Residents of Ichhra, Samanabad, Rehmanpura and Shama have been facing serious problems related to water supply owing mainly to the Bus Rapid Transit System (BRTS) project that is underway on Ferozepur Road. Residents complained that water supply remains disconnected most of the time. In Ichhra, the situation is worse where supply has not been restored since the month of Ramadan. “There are no men in my house and I have to go fetch water from my neighborhood mosque myself,” said Haneefa, a 56-year-old widow, adding that the government should have made a better plan. Other residents and traders from Ichhra voiced similar complaints. They said that even though they had filed many complaints regarding the issue, not a single government official or the area’s public representatives had visited the area. “We have been running from pillar to post to get our water woes registered with the authorities concerned but all our pleas have fallen on deaf ears. The WASA officials blame the bus project for frequent suspension of water and say they are helpless because it is the chief minister’s own project,” said Sheikh Ahmed, a resident of Shahdin Scheme area of Ichhra. Sajid Malik, a resident of Rehmanpura, added to the list of complaints when he told Pakistan Today that his area often received water that was contaminated with sewage water. He said that they had approached MPA Hafiz Mian Nauman regarding the issue whose only effort was providing a single water tank for the area but even that tank was providing polluted water. Another resident of Rehmanpura, Khalid Raza, told Pakistan Today that the water pipes supplying water to his area were connected to the main pipe from the opposite end. As a result when water was full in all other pipes, it flowed back towards the pipe supplying to his area. “If the other pipes are not full, we don’t get water,” he said, adding that it meant his area got water only from 10pm to midnight during 24 hours. He added that polluted water was causing serious diseases like cholera. Raza also criticized the role of MPA Mian Nauman. “There has been zero effort on Mian Nauman’s part to do something about this serious situation. Only if our MPA lived in his constituency he would know the misery of living without water,” he said. An engineer from the Al Barka Construction Company that was given the contract for the BRTS told Pakistan Today on the condition of anonymity that it was the responsibility of WASA officials to provide them a map of the underground water pipes. “We carried out drilling according to our plan, how were we supposed to know the exact location of the water pipes?” he said. “The authorities want the BRTS completed on time and that is the main focus right now. These side issues can wait for later,” said a WASA engineer, adding that the officials had been barred from talking to the press. “The Punjab government did not make a backup plan for such crisis situation and since BRTS was being flashed all over the media, nobody is ready to take care of these side issues,” he said. “It is a trade off. Elections are near and the government has to finish this project to increase its vote bank.” WASA Ichhra Sub-Division sources said that the SDO had even registered a formal complaint with the Ichhra Police Station against the project contractors for damaging WASA pipelines but no action has been taken so far. They said that the WASA officials were trying their best to mitigate the suffering of the residents but frequent damaging of the WASA water pipelines was worsening the situation. Pakistan Today made repeated attempts to contact MPA Mian Nauman but each time his secretary refused to put the call through to him.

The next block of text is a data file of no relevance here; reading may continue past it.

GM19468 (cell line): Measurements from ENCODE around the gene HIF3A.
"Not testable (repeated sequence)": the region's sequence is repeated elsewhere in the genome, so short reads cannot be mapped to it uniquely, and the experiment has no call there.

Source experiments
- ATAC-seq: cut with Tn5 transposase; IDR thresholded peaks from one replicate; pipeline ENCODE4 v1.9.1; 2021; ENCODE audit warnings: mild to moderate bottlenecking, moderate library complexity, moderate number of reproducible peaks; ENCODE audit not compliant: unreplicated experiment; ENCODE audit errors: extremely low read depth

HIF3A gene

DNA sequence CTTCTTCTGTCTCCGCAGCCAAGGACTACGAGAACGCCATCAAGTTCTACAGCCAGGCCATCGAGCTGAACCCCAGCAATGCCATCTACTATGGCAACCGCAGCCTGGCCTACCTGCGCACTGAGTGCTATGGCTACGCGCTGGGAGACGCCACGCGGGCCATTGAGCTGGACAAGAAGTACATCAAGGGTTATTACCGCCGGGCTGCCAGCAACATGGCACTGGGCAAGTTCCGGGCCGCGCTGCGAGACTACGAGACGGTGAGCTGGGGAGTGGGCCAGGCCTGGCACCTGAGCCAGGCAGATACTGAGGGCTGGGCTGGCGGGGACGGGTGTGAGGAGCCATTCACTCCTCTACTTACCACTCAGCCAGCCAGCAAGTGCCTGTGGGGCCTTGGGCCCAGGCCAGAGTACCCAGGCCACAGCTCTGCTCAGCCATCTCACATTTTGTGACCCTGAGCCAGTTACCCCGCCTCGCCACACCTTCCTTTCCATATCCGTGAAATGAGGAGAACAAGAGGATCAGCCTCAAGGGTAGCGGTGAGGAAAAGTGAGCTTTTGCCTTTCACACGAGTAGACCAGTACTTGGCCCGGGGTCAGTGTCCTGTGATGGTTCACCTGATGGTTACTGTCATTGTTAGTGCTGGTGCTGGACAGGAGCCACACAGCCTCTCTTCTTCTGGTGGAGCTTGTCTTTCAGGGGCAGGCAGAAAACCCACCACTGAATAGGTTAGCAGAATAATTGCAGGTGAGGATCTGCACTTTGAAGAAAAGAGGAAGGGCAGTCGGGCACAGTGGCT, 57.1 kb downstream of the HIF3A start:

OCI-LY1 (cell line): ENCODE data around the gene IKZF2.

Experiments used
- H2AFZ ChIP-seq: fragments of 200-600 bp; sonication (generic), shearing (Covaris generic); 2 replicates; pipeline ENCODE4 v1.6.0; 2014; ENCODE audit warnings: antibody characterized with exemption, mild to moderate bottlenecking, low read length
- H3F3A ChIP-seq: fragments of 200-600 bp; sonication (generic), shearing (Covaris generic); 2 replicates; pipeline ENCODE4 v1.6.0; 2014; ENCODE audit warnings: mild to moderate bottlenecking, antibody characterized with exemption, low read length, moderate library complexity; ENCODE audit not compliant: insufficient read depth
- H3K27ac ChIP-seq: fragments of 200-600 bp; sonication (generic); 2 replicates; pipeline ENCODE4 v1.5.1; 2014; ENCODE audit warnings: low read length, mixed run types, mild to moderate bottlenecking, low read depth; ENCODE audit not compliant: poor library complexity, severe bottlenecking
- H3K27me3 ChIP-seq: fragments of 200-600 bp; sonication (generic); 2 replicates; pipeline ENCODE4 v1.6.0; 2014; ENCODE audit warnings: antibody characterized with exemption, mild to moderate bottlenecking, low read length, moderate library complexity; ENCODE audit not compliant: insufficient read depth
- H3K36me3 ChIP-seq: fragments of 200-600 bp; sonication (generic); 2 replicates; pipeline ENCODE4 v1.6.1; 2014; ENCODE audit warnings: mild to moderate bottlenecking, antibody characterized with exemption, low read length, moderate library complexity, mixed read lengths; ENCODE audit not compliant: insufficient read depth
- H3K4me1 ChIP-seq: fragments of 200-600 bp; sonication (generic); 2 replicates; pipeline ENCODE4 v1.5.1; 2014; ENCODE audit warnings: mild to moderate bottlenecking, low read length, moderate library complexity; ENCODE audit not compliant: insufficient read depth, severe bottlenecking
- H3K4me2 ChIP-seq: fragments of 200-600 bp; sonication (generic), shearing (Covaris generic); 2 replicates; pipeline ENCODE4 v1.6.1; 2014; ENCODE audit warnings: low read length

Baloch families losing hope in Pakistan